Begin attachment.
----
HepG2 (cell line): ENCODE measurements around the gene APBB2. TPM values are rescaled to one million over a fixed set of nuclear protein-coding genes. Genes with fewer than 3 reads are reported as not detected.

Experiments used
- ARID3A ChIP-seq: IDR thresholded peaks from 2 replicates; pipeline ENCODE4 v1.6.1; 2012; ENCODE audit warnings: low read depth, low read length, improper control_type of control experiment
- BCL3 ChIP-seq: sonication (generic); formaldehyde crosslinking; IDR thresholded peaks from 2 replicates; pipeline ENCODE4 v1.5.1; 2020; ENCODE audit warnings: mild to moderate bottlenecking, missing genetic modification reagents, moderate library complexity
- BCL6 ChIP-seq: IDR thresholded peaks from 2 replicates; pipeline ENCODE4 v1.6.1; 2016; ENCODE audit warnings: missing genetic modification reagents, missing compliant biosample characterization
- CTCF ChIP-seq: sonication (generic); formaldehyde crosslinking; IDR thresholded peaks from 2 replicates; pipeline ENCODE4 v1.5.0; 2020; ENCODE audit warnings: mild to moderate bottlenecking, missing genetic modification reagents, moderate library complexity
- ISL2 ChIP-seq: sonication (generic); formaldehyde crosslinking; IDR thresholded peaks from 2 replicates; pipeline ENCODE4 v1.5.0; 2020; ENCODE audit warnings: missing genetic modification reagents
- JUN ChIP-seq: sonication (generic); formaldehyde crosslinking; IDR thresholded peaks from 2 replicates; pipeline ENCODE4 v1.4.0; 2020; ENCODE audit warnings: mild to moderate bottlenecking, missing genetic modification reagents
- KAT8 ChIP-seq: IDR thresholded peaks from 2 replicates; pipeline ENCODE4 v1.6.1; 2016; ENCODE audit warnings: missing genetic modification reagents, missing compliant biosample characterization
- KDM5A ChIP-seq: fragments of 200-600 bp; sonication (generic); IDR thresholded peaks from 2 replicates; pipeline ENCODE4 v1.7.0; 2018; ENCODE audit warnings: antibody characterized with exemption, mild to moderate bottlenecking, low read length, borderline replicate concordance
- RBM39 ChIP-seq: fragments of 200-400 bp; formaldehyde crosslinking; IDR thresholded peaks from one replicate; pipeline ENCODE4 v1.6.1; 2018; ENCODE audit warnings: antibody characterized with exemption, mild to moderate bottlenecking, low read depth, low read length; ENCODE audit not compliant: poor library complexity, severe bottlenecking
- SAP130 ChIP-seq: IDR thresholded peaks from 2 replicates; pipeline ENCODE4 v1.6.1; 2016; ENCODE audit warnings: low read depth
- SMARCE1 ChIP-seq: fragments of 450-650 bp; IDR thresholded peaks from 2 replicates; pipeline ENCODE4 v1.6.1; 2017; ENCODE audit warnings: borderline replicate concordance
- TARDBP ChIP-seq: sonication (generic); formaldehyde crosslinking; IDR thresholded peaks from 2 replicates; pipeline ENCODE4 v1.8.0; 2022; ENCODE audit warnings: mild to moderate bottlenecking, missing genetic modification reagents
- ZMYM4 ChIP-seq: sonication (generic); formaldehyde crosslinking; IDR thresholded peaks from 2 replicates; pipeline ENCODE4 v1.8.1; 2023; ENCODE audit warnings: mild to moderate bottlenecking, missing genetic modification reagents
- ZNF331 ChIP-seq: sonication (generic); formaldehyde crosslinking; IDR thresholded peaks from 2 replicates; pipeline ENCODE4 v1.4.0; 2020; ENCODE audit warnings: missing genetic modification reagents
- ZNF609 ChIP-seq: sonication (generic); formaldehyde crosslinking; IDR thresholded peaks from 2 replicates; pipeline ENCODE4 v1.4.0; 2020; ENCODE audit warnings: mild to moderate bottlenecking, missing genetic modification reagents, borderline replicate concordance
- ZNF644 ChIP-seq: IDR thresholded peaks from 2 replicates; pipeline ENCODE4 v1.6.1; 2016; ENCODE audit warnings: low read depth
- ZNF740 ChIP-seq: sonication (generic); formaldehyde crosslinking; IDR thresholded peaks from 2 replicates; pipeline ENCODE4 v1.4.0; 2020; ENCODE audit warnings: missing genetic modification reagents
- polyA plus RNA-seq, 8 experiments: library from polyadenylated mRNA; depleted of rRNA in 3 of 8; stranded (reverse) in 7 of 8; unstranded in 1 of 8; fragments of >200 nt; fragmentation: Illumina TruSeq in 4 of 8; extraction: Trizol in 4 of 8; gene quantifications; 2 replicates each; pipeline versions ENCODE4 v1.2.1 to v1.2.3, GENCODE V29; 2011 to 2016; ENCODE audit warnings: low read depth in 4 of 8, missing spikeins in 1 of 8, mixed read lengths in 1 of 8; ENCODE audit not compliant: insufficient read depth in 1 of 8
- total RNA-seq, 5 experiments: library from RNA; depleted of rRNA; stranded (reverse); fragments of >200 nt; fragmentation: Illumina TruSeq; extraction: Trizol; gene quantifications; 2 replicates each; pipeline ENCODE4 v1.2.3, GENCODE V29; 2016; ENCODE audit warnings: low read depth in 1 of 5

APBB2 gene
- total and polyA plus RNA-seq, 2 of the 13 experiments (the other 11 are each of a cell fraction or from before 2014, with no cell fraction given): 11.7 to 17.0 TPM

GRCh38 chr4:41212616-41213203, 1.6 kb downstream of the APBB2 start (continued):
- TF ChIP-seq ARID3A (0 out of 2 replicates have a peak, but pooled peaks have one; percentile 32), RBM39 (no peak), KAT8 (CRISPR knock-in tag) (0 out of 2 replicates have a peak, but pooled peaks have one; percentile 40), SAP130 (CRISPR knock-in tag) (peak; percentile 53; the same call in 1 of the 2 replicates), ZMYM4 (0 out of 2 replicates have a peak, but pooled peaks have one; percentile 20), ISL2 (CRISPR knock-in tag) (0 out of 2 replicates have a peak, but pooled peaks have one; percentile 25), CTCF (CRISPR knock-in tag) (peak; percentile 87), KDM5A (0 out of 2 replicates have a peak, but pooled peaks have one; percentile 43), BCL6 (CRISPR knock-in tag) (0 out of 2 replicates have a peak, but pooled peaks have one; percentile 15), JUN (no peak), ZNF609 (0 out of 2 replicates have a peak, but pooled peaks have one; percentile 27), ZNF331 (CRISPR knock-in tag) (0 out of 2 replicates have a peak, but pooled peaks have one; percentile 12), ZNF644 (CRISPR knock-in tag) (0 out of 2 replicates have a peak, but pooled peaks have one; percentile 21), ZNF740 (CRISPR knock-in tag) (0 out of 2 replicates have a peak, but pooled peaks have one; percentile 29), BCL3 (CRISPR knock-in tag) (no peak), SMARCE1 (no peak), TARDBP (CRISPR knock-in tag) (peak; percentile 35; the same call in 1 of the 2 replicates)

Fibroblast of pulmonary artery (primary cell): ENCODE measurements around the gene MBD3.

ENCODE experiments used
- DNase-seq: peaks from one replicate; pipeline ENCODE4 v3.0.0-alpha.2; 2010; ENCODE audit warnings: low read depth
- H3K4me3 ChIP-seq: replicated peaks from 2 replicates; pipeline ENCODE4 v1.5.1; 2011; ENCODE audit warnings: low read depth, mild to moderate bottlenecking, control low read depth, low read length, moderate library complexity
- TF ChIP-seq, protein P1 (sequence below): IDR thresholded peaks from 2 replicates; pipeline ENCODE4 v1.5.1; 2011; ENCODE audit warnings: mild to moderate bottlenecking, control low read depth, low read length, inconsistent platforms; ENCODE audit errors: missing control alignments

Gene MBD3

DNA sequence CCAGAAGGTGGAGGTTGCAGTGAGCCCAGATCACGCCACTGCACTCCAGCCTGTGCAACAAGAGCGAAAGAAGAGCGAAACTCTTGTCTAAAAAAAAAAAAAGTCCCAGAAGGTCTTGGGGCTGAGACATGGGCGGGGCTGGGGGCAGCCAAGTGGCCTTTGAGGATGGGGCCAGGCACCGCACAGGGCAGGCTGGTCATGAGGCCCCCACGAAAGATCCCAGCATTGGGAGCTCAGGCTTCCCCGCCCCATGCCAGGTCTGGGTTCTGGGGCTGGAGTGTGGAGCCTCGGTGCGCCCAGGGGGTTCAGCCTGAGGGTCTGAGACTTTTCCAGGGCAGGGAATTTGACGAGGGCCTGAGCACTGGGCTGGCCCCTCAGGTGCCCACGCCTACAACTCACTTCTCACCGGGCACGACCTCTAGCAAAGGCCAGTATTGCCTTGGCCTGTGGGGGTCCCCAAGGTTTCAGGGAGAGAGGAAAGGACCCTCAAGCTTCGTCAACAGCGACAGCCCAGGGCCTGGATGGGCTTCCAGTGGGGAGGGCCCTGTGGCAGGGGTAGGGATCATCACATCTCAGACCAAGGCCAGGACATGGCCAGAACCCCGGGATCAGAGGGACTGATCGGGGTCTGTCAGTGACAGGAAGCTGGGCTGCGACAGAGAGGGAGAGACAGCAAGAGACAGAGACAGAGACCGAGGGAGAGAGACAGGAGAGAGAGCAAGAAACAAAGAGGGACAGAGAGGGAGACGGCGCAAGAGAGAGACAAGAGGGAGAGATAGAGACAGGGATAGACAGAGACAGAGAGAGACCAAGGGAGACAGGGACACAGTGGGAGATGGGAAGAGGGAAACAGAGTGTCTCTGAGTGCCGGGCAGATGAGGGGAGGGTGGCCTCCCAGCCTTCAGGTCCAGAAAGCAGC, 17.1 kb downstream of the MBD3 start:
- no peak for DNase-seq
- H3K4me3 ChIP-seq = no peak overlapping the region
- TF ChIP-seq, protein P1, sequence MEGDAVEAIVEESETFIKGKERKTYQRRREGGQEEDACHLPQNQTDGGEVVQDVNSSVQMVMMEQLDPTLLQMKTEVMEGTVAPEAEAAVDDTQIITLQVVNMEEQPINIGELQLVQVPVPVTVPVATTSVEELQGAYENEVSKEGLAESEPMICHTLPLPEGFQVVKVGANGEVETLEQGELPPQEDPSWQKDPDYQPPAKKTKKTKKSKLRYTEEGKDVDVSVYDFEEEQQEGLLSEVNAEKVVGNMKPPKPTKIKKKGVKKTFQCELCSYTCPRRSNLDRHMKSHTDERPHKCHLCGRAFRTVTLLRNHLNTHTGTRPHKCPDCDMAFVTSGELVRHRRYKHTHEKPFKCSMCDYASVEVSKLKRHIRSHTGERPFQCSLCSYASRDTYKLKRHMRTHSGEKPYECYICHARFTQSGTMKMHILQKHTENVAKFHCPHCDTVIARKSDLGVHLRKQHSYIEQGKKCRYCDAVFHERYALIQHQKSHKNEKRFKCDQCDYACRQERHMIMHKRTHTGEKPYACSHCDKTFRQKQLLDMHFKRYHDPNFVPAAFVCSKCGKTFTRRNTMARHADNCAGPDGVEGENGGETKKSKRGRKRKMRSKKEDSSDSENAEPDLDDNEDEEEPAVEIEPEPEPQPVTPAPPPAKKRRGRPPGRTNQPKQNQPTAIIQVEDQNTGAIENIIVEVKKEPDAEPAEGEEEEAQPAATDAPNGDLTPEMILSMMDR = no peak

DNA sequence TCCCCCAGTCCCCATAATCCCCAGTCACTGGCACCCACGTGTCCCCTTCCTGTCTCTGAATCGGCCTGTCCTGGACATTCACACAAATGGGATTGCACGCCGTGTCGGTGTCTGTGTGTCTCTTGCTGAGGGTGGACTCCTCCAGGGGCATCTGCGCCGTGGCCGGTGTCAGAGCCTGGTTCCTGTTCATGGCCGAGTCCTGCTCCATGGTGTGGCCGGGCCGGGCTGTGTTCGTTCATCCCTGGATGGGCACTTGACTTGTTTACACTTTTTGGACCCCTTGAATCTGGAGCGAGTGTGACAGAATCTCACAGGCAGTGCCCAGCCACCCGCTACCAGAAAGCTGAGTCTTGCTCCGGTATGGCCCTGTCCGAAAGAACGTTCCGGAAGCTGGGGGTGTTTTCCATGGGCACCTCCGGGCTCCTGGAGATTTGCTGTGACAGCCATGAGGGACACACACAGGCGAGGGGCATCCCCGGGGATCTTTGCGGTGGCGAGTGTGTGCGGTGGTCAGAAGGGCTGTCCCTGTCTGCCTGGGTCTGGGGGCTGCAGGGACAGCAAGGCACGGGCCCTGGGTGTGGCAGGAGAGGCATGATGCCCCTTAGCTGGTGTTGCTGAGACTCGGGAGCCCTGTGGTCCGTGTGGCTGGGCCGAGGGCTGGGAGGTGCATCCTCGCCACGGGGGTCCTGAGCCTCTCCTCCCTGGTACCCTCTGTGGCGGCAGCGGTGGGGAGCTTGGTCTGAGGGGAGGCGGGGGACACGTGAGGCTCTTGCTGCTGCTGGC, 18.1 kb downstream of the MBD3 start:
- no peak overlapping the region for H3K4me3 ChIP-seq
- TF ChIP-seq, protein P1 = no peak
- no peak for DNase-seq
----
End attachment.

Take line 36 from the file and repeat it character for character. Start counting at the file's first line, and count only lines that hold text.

DNA sequence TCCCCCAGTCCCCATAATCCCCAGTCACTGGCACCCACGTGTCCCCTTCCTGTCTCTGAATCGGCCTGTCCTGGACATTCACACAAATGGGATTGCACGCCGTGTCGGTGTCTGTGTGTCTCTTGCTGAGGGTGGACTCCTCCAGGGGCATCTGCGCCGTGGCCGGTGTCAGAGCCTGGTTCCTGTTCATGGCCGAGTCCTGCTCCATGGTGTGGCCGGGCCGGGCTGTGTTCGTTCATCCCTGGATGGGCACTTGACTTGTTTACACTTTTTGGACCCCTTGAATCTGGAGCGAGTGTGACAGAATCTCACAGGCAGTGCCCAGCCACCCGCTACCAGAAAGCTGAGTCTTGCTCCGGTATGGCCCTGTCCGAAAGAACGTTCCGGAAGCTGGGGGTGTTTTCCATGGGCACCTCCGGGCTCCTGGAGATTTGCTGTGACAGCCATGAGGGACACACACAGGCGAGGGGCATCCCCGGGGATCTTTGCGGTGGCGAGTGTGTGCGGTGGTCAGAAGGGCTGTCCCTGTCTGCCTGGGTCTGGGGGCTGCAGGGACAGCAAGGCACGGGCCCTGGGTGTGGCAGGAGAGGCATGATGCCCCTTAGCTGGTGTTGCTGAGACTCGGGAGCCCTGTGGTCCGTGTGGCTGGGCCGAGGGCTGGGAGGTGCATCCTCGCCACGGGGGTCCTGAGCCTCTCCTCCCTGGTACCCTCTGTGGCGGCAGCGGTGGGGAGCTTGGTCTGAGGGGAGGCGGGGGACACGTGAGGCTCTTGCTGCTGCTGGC, 18.1 kb downstream of the MBD3 start: